Borrowing to build a factory, where the factory is able to produce more net profit than the borrowed money costs to acquire, is the only positive use of borrowed funds.  The natural check and balance against doing other things with borrowed funds in a market interest rate environment is that the costs are high enough to dissuade that abuse.  Tampering with interest rates destroys this market mechanism.

The Fed defends this with the argument that the government "should" use the lowered rates to invest in infrastructure.  But neither The Fed or anyone else can control where borrowed money goes; market forces control that and they are not under The Fed's control.  What the government actually did with all this cheap borrowed money was spend it on "social benefits" such as unemployment and effectively nobody in the private economy spent the cheap borrowed money on infrastructure either; it instead went to stock buybacks and similar chicanery.

The Fed could have withdrawn its program when it became clear that Congress wasn't going to spend nearly all of the "free" credit it created on infrastructure -- but it didn't.

The Fed could have withdrawn its program when the stock buyback craze with borrowed money began.... but it didn't.

Instead it ratified and endorsed those decisions by continuing and further pressing the program with multiple rounds of QE.

The problem with such a policy is that any borrowing for other than productive investment is economically destructive.  It inherently must be, because when you print credit out of thin air (as the US Government and Fed do with such policies) the purchasing power destruction caused is immediate and impossible to avoid.  Just as the Fed cannot control where the borrowed money goes it also cannot control who gets hosed with the purchasing power destruction; indeed, it ratably gets allocated across the entire economy!

There is no escaping any of this as it's a function of arithmetic.

So back to the first point: Why was the WSJ (and my view, originally) wrong on the dollar collapse?

Answer: Credit expansion is inflationary.  Credit contraction is deflationary.

Why?  Because the money supply is not just currency -- it is all currency and credit in the system, and since credit is of much larger quantity than currency swings in that metric wildly outpace currency.

As I'm fond of saying.... it's the math, silly Ben, and I suspect you know this since you have a PhD in economics, which you certainly didn't earn without knowing how exponents work.

Therefore I'm forced to ask: What was, and is, your true motivation in presenting what was obvious bullcrap for the last couple of decades, along with continuing to defend it now Ben?

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2015-05-04 07:00 by Karl Denninger
in Energy , 333 references

Jesus, the stupid is strong with people....

The Powerwall is available in 10kWh, optimized for backup applications or 7kWh optimized for daily use applications. Both can be connected with solar or grid and both can provide backup power.

The 10kWh Powerwall is optimized to provide backup when the grid goes down. When paired with solar power, the 7kWh Powerwall can be used in daily cycling to extend the environmental and cost benefits of solar into the night when sunlight is unavailable, Tesla said.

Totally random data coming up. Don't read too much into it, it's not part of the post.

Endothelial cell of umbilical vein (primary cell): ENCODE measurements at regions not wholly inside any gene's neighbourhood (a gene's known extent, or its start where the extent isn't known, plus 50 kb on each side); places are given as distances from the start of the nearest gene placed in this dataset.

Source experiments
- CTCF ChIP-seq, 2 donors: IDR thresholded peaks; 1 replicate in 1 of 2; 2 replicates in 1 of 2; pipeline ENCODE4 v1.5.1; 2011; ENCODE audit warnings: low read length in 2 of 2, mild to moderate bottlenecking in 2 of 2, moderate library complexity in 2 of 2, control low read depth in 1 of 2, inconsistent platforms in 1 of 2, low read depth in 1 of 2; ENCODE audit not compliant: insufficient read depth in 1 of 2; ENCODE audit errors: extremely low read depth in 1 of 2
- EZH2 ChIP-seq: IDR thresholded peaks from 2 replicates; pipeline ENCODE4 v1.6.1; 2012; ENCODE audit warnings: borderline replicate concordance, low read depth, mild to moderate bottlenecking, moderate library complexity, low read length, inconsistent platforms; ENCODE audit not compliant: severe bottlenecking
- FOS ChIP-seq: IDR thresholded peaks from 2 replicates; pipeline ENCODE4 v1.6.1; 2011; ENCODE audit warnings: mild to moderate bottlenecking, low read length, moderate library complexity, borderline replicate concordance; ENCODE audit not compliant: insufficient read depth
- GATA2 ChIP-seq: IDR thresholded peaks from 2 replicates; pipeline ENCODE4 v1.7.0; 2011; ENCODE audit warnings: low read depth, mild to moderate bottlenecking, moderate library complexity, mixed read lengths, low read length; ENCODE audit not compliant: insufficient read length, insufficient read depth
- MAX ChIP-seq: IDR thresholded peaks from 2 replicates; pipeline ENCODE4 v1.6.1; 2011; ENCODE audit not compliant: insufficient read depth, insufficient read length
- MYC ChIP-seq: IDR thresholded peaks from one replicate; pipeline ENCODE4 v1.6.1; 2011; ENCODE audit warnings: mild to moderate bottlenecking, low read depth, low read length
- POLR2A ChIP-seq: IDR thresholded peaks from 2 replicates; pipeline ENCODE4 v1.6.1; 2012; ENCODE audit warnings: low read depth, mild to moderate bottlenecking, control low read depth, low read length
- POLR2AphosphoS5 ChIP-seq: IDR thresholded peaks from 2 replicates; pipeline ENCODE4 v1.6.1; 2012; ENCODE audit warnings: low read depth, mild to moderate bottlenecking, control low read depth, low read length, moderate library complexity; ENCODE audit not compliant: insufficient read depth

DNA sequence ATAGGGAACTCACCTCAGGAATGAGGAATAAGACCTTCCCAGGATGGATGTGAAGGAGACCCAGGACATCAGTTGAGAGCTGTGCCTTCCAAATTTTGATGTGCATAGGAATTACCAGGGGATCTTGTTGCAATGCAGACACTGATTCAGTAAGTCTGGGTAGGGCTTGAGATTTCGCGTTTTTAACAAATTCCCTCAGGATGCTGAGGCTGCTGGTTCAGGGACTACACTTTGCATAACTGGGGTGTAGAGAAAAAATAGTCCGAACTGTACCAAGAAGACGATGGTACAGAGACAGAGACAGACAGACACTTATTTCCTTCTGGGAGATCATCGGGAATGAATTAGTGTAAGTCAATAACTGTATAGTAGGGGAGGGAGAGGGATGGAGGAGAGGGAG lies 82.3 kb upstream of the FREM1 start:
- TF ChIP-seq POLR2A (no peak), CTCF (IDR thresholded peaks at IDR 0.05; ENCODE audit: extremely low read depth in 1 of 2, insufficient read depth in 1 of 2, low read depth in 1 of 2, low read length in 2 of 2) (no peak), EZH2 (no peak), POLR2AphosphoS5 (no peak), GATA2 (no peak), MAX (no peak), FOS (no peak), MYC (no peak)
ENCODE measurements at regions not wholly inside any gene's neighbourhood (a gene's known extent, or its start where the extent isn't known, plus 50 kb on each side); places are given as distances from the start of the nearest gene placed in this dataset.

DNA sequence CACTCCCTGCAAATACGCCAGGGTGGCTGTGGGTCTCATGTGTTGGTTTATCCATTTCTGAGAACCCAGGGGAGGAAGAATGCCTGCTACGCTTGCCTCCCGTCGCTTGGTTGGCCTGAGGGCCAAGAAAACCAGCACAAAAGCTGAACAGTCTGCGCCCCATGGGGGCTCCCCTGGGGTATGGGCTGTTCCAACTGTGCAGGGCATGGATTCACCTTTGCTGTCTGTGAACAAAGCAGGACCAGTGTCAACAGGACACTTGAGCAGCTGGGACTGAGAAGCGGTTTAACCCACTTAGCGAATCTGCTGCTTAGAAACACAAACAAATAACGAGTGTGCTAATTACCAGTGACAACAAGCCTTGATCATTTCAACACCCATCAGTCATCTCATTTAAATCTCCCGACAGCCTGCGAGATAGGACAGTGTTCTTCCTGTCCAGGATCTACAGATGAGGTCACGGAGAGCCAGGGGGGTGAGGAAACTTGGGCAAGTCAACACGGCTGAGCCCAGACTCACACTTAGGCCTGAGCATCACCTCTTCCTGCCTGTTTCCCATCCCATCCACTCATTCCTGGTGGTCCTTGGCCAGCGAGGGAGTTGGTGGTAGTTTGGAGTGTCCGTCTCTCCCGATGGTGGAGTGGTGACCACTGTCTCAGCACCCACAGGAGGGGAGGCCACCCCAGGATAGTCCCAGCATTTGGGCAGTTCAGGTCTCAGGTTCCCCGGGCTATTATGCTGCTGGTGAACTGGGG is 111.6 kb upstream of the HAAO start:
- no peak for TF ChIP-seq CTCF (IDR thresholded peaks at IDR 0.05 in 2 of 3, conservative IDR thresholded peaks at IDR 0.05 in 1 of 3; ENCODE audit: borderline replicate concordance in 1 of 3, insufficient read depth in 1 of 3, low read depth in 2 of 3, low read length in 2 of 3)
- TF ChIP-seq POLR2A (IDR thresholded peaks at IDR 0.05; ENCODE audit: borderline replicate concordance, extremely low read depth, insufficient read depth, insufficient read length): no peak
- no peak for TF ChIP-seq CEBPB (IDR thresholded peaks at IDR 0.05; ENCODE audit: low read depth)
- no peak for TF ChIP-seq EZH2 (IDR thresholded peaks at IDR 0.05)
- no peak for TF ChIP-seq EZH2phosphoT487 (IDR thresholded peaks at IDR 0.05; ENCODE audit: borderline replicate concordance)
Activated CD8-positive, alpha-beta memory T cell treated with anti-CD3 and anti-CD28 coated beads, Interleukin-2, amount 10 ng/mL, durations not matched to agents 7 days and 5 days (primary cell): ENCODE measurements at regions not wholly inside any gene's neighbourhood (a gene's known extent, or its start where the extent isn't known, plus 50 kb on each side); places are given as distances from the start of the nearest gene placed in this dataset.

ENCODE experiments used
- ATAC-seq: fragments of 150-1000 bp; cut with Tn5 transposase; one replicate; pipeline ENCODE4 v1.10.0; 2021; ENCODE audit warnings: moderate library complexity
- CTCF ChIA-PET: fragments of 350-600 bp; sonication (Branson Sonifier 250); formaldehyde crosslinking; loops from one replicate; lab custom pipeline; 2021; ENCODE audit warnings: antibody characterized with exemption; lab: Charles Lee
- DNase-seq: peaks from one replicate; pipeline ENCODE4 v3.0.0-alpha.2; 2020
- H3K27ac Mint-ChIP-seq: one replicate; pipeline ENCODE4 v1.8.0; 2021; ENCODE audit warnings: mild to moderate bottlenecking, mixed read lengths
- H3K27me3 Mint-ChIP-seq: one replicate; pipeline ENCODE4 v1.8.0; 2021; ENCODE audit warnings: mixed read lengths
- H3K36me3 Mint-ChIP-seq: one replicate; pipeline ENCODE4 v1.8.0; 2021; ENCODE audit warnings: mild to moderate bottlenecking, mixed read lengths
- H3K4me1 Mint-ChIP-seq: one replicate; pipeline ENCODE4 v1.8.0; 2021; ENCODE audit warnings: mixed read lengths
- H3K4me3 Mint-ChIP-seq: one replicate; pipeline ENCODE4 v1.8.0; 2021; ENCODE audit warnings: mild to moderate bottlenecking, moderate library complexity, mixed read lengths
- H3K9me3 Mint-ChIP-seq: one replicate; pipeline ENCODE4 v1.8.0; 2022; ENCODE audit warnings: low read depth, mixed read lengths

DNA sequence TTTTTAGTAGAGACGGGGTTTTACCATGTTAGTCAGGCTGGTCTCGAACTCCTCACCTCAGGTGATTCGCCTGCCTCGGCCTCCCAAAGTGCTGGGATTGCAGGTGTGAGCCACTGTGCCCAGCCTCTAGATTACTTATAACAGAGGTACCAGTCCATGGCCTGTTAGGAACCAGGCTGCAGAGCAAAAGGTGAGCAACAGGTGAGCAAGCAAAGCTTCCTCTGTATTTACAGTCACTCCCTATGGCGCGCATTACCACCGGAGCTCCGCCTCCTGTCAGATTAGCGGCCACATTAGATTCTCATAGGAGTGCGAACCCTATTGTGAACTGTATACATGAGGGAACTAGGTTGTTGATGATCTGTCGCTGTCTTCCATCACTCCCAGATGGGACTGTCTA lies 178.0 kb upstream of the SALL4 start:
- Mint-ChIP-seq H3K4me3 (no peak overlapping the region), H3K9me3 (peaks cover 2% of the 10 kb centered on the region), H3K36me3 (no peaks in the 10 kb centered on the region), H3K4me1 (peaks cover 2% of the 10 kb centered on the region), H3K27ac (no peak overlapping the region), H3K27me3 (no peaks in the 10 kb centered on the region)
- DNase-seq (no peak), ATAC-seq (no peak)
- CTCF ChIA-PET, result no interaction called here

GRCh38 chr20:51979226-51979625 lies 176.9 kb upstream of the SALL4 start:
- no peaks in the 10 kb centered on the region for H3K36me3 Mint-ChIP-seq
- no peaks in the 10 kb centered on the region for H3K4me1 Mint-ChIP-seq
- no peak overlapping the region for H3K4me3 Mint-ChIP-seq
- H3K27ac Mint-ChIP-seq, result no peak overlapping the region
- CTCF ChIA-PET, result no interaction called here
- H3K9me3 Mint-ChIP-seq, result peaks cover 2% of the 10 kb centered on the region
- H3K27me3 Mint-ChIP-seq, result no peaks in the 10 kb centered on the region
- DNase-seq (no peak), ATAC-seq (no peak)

Tesla’s selling price to installers is $3,500 for 10kWh and $3,000 for 7kWh. (Price excludes inverter and installation.) Deliveries begin in late summer.

So let's see..... I'll assume (and I'm being kind) that this pack in cyclic use will return 10 years of power with an average drawdown of 50%.  Note that the drawdown percentage is critical; a pack that can handle 3,000 cycles with a 50% drawdown can probably only handle 1,000 if the drawdown is in the 70-80% range.

This in turn means that the actual capacity of the pack, in real use, isn't 7kWh -- it's half that, or 3.5kWh.

So you're paying $350/year for 3.5kWh of storage.  Now double that investment for the grid-tie inverter and wiring, and by the way, inverters don't last forever either.  We'll assume that's good for 10 years as well although you might do better on the inverter.

Now we have a $700 annual cost, before the cost of the money (which isn't zero!) and we haven't actually done anything but provision a storage bank for power; we have no source yet.

So how much power does that $700 buy?  That's pretty easy -- about 7,000 kWh at the more-or-less average cost of about 10 cents/kWh around the country.  Some areas pay more, some less.

The average house can run for anywhere from several months to nearly a full year on 7,000 kWh and remember, you haven't bought the solar panels yet.

I see utterly no reason to buy such a system.  The so-called "backup" system is even more idiotic; a 5kW backup generator can be had for under $1,000, is portable as it requires no permanent installation and will run for as long as you can feed it gasoline.

Oh, we haven't looked at the environmental and other sunk costs of producing the batteries; lithium is mined, and is a pretty nasty business -- never mind that most of it is produced from third-world nations.

There are, even with the very steep drop in solar cell prices, very few cases in which solar makes sense on a cost basis -- and that's for direct conversion, with no storage.  There are even fewer when you start adding battery storage to such a system, simply on the economics.

If you insist on burning $100 bills in the quest to play "foo-foo" games with your so-called "carbon footprint", have at it.  But from a purely economic standpoint this sort of system makes no sense at all unless you can't be on-grid for some particular reason (e.g. availability or cost to extend it to your location.)